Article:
15. Retail Space Markets • Freestanding retail stores are single tenant buildings • Category killer stores like Wal-Mart and Home Depot are frequently structured as freestanding retail buildings • Major shopping centers often have freestanding retail stores located on pad sites on the periphery of the lot • Specialty shopping centers are characterized by a dominant image or theme • Old Town • Outlet Malls • Lifestyle centers

  16. Retail Space Markets • Neighborhood centers are generally small, strip centers that serve a close-by resident population (5- to 10-minute drive) • Often “anchored” by a large grocery chain or drugstore

  17. Retail Space Markets • Community centers are essentially larger versions of neighborhood centers that serve a larger market area (10- to 15-minute drive)

  18. Retail Space Markets • Regional and super-regional centers are large, often enclosed, centers with one or more major department stores as anchor tenants

  19. Industrial Space Markets • Industrial properties include • Warehouses and distribution • Light manufacturing and flex space • Heavy, specialized factories

  20. Classical Model ofSupply and Demand • Perfect markets are characterized by: • Many buyers and sellers, each without power to affect prices unilaterally • All market participants have complete information about the good or service being traded and the condition of the market • The products traded are homogeneous • Nothing prevents producers and purchasers of the good or service from entering and exiting the market • There are no transaction costs • In perfectly functioning markets, prices of goods and services adjust so that the quantity supplied just equals the quantity demanded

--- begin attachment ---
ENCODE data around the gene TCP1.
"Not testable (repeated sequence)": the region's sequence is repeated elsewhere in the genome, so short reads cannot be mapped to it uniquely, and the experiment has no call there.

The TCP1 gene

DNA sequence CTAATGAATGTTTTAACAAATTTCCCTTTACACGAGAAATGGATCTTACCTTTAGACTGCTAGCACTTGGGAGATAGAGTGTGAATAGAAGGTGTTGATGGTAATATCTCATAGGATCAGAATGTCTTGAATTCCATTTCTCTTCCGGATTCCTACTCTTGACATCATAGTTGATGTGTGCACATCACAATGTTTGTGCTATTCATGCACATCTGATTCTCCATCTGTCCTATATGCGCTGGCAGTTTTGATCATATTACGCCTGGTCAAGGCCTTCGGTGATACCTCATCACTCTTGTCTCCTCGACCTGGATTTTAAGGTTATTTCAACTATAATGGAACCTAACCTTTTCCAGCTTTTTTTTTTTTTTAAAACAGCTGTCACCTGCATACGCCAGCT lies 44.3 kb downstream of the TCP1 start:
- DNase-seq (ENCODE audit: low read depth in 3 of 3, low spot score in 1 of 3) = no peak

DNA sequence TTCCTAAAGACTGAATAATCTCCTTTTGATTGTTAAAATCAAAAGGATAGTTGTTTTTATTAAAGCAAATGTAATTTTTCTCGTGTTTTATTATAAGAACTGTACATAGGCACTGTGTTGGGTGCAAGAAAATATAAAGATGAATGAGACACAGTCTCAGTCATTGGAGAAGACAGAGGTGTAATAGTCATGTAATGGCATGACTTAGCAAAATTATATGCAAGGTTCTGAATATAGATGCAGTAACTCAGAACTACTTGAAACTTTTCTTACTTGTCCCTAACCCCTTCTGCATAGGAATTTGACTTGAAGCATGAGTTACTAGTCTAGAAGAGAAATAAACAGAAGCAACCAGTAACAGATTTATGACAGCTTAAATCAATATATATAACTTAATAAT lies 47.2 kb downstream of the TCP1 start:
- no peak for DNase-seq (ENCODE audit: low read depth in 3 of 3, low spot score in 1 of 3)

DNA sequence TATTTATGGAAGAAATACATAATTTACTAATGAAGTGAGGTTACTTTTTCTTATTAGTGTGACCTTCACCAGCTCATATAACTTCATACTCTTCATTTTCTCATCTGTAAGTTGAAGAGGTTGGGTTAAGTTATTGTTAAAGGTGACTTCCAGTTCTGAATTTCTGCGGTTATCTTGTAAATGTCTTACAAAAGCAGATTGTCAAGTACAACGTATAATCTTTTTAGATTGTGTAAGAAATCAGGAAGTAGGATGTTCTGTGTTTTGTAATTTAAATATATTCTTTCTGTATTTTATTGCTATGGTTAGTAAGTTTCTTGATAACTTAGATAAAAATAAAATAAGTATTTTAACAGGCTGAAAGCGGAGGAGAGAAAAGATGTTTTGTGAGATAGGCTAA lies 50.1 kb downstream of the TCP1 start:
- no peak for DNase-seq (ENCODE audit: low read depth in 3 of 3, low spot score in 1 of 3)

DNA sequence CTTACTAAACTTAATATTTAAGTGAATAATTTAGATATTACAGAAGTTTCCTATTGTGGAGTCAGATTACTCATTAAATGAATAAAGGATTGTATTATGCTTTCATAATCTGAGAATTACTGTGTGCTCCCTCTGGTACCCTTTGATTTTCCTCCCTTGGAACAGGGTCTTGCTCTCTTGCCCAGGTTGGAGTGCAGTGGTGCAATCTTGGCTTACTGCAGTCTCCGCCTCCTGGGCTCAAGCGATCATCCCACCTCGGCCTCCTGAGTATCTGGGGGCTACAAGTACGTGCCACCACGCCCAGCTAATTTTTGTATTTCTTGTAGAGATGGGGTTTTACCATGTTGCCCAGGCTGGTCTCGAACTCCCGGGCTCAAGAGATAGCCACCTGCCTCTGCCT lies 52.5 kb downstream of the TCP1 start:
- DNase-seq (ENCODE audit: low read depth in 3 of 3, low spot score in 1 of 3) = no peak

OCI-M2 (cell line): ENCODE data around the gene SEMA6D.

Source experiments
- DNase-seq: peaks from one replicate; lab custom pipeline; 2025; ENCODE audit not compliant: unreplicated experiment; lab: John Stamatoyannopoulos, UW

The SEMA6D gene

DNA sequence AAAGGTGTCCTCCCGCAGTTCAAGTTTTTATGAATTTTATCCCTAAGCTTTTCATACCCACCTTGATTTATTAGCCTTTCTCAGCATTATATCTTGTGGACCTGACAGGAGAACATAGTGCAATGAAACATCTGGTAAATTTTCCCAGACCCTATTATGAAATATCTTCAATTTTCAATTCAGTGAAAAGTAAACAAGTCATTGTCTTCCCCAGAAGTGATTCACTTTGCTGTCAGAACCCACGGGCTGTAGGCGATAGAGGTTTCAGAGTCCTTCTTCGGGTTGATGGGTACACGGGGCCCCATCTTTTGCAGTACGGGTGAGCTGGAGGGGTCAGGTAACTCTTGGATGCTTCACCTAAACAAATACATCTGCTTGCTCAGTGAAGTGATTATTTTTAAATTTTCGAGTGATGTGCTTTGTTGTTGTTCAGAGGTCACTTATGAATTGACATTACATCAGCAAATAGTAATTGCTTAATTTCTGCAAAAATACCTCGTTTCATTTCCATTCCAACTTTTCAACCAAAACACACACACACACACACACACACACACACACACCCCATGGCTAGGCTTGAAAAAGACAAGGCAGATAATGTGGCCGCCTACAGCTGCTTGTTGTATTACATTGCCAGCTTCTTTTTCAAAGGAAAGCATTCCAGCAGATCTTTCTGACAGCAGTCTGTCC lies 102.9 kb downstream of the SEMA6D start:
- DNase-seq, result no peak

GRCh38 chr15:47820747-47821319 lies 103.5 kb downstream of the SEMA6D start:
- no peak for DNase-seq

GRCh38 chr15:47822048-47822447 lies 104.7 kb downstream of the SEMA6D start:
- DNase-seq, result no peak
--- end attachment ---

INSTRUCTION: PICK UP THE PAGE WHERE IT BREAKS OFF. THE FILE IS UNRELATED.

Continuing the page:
21. D2 P D S p2 p1 q1 q2 Q Classical Model ofSupply and Demand

  22. Supply and Demand inReal Estate Space Markets Are real estate markets perfect? • Many buyers and sellers, each without power to affect prices unilaterally ??? • All market participants have complete information about the good or service being traded and the condition of the market No • Nothing prevents producers and purchasers of the good or service from entering and exiting the market No • The products traded are homogeneous No • There are no transaction costs No • Real estate markets are imperfect, so prices will not always adjust to ensure that markets “clear”

  23. D2 $ PSF New stock of space SSR D SSR p2 Final vacancy New vacancy p3 p1 Original vacancy q2 q1 q3 SF of Space Existing stock of space Supply and Demand inReal Estate Space Markets Principles of Real Estate

  24. Market Response toan Increase in Demand • Intensity of use of existing properties will increase, lowering vacancy rates • Prices and rents of existing properties will rise • If the change is perceived as long term or permanent, new development and conversion of property from other uses will increase the supply

  25. Business Location Decisions • What factors do retail users consider when deciding where to locate their businesses?

  26. Business Location Decisions • What factors do commercial office users consider when deciding where to locate their businesses?

  27. Business Location Decisions • What factors do industrial firms consider when deciding where to locate their businesses?

  28. Real Estate Asset Markets • Individuals and institutions often acquire real estate because of the cash flows it generates, not because they want to occupy the space • Investment opportunities in real estate include income properties, REITs, mortgage loans, and mortgage-backed securities • As an investment, real estate must compete with other capital market assets • Real estate is attractive as an investment if, on a risk-adjusted basis, its expected return is greater than what the investor could earn elsewhere

  29. Space Market Asset Market Integrating Real Estate Space and Asset Markets • How do space and asset markets tie together? Supply Demand Economic Conditions Prices/Rents/Occupancy Development Industry Capital Markets Values Returns Supply Demand